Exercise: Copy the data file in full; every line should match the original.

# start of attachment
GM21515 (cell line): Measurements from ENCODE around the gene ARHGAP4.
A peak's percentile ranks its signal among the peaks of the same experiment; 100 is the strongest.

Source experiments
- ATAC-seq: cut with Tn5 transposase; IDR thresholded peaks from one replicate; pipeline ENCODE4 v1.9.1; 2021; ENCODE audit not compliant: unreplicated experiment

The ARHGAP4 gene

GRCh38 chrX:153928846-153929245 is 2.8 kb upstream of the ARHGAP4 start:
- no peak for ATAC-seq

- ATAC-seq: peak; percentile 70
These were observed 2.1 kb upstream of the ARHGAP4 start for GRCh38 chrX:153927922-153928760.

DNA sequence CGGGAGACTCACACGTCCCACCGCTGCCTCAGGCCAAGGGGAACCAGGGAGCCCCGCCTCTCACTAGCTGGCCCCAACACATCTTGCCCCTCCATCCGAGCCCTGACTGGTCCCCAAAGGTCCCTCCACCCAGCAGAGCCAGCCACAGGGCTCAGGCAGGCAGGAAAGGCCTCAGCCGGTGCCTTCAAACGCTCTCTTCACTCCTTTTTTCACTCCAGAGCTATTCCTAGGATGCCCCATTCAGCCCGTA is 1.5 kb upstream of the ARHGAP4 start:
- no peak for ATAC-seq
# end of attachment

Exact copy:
GM21515 (cell line): Measurements from ENCODE around the gene ARHGAP4.
A peak's percentile ranks its signal among the peaks of the same experiment; 100 is the strongest.

Source experiments
- ATAC-seq: cut with Tn5 transposase; IDR thresholded peaks from one replicate; pipeline ENCODE4 v1.9.1; 2021; ENCODE audit not compliant: unreplicated experiment

The ARHGAP4 gene

GRCh38 chrX:153928846-153929245 is 2.8 kb upstream of the ARHGAP4 start:
- no peak for ATAC-seq

- ATAC-seq: peak; percentile 70
These were observed 2.1 kb upstream of the ARHGAP4 start for GRCh38 chrX:153927922-153928760.

DNA sequence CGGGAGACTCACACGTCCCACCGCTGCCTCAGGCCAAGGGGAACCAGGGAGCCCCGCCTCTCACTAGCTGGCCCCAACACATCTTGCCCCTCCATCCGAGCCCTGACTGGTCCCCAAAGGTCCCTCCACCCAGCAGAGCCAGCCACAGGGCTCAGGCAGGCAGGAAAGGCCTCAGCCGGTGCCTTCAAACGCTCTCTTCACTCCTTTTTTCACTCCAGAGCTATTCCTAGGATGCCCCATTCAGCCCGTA is 1.5 kb upstream of the ARHGAP4 start:
- no peak for ATAC-seq